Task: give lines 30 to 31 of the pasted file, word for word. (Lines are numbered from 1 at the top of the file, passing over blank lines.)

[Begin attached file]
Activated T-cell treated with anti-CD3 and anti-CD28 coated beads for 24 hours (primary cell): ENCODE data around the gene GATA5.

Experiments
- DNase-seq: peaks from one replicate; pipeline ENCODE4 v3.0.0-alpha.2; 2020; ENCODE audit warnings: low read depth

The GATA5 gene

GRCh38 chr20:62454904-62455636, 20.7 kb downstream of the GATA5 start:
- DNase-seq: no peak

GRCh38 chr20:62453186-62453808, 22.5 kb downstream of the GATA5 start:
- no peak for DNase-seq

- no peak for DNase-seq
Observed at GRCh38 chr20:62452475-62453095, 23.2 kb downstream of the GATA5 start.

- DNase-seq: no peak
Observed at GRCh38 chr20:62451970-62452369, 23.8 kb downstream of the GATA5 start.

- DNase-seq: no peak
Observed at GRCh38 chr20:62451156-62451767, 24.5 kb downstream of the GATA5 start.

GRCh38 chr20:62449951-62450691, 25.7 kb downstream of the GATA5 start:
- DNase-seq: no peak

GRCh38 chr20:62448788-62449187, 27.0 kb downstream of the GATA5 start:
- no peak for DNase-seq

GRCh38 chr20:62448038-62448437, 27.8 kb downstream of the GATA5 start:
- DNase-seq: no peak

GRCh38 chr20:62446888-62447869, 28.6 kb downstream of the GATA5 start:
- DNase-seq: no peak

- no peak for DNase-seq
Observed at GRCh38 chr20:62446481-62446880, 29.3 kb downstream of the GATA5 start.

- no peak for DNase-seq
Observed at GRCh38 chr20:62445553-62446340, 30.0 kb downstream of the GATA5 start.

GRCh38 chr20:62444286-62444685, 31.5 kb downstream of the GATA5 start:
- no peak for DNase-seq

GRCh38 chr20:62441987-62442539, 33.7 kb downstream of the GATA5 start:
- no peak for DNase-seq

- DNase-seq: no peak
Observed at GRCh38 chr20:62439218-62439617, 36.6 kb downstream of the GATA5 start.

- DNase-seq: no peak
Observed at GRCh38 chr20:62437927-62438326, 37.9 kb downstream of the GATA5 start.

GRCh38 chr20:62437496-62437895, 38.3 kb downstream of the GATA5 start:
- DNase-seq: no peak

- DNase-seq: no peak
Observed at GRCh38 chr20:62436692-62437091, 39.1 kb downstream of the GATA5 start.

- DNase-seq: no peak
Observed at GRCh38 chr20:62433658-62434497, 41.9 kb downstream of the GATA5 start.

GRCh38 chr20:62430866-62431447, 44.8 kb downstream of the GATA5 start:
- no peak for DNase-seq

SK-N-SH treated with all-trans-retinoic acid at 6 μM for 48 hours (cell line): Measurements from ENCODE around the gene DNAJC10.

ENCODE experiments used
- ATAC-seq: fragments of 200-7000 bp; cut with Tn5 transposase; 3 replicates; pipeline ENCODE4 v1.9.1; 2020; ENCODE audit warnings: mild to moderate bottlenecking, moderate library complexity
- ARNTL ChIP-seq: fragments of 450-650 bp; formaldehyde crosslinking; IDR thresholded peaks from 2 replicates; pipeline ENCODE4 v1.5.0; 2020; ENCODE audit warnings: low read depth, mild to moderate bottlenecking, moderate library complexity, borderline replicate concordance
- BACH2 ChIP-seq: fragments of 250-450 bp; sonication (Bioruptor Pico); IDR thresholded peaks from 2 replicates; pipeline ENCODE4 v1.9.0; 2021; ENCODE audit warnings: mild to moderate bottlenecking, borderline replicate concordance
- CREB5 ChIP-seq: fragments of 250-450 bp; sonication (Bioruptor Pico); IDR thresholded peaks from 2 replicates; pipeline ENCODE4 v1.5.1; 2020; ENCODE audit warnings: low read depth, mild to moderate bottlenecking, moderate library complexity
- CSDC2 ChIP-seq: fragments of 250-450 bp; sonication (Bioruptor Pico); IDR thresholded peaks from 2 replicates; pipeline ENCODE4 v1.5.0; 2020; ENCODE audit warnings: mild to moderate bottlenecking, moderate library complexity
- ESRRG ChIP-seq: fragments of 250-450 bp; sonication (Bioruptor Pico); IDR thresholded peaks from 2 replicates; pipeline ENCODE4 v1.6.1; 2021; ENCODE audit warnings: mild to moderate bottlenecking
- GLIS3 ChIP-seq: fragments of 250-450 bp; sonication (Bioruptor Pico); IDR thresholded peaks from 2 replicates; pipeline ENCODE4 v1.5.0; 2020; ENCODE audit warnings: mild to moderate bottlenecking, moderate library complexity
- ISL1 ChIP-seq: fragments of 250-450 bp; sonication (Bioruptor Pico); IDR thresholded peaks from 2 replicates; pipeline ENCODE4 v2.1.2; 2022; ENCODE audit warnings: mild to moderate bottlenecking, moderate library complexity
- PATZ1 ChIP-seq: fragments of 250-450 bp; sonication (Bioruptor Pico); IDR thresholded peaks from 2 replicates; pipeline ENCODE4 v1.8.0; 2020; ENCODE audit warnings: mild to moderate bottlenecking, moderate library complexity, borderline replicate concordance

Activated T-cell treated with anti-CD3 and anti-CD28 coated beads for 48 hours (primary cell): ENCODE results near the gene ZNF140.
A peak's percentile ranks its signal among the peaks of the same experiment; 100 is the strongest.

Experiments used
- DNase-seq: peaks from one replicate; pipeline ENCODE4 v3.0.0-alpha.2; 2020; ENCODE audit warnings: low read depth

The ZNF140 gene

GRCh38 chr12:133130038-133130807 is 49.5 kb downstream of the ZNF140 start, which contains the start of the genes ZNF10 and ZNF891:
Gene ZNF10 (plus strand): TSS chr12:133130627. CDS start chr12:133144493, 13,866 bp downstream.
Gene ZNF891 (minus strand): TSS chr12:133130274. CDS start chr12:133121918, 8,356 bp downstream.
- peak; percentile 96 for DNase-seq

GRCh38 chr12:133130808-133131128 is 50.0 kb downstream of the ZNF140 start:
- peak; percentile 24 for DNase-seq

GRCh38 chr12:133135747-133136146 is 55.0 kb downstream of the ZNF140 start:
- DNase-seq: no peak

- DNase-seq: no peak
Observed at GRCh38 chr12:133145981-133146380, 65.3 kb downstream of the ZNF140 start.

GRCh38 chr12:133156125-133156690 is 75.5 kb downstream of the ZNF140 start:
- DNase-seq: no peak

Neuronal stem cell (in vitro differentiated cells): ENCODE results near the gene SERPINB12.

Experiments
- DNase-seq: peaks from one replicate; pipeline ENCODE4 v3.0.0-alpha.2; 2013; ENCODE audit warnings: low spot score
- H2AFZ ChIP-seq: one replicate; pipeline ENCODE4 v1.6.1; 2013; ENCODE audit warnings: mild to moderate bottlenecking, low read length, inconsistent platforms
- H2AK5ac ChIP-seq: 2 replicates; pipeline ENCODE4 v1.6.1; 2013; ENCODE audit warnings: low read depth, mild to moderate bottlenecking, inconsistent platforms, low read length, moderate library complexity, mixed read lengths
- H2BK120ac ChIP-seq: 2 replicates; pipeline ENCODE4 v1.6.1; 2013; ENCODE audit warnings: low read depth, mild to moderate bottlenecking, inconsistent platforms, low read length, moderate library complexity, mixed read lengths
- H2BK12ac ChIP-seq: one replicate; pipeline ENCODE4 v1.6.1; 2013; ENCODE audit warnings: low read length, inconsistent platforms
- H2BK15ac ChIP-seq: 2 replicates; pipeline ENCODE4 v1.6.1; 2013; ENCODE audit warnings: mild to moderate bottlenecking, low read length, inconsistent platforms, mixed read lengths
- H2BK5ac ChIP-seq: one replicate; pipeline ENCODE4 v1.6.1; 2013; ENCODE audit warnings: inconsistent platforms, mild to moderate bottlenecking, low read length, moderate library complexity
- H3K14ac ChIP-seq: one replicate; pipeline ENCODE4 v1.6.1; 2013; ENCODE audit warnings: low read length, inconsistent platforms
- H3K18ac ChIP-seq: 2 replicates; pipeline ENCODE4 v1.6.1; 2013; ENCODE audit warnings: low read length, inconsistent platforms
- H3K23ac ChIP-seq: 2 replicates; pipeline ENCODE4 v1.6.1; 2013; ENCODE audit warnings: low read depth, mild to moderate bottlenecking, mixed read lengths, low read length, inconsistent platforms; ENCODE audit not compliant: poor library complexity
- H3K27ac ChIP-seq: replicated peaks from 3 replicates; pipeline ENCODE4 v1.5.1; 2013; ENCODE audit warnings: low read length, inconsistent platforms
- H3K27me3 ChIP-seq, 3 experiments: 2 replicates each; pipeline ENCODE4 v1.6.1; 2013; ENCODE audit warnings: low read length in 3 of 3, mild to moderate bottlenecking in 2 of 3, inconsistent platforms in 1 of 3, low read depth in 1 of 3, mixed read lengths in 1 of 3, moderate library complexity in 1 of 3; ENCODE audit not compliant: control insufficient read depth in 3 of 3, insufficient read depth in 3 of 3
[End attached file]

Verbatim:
- no peak for DNase-seq

- DNase-seq: no peak